Note: This is an updated version of an older article published on this website and later published on the Fantasy Hive.

LIATH LUACHRA : THE PURSUIT being released tomorrow (or… today)

LIATH LUACHRA : THE PURSUIT

Depending on which side of the planet you’re on, the short story LIATH LUACHRA : THE PURSUIT is due for release tomorrow.

Or,… er, the day after.

This follows the adventures of the character best described as “The thinking woman’s warrior!”

The Truth About Irish Woman Warriors (Irish Mythology)

There’s a lot of fantasy out there when it comes to women warriors, particularly where it relates back to those in the Irish or Celtic realm. To be fair, the subject is hardly a new one. Since the development of literature itself, writers and readers have been enamoured by tales of fighting women (particularly Herodotus with his notes on the inaccurately-named Amazons), probably because they’re such a rarity in ancient warfare, an area generally dominated by men.

That’s not to say, of course, that woman don’t or didn’t fight. There are numerous historical and contemporary examples of women fighting to defend themselves or, more often, fighting to protect the ones they love. And, in most cases, that’s the key difference. Men were most often portrayed as fighting for abstracts like patriotism or glory. Women, less so. Women’s role in ancient warfare obviously differed within cultures but, in a (very) general sense, women were portrayed as fighting only when it was absolutely necessary or when it was necessary for some other element in the tale. People have different opinions on whether that’s a product of biology, society, upbringing or something entirely different. Either way, it’d be foolish to ignore the patterns of millennia across ancient (and modern) societies.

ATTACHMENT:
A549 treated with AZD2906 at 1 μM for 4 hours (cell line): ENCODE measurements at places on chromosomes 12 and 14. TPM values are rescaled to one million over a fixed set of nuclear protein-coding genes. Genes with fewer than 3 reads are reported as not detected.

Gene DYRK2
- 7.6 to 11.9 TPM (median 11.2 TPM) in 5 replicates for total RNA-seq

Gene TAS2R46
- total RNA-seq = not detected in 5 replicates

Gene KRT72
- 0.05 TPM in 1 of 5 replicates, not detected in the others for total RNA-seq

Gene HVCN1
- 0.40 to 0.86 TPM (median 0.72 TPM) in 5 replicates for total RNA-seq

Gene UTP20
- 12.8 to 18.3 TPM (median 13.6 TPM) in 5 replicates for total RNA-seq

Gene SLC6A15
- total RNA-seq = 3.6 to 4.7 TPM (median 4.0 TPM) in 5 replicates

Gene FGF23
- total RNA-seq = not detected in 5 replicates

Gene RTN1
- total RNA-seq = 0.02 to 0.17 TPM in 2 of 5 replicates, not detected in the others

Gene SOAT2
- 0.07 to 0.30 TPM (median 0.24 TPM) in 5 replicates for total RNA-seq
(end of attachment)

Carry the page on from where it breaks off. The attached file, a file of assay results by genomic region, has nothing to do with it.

irish-woman-warrior

When it comes to the concept of women warriors in the ancient Irish mythological context, there’s certainly a lot more literary references compared to other contemporary societies of the same period. Some people use this fact to argue that female fighters were common in early Irish society and that it was a far more ‘gender equal’ society but that’s a pretty big leap to make. In general, most academics tend to agree that this discrepancy is simply due to the fact that the Irish mythological narratives (and here you can loosely use the term ‘Celtic’ as it also covers modern-day Scotland) were much more successively conserved in Ireland than they were in the other, more directly colonised countries.

Whatever you believe, the ancient tales still have to be treated with a lot of caution. The writers/recorders of that time were not above a bit of creative licence or prejudice. People forget that just because something was written a long time ago, that doesn’t necessarily mean it’s true.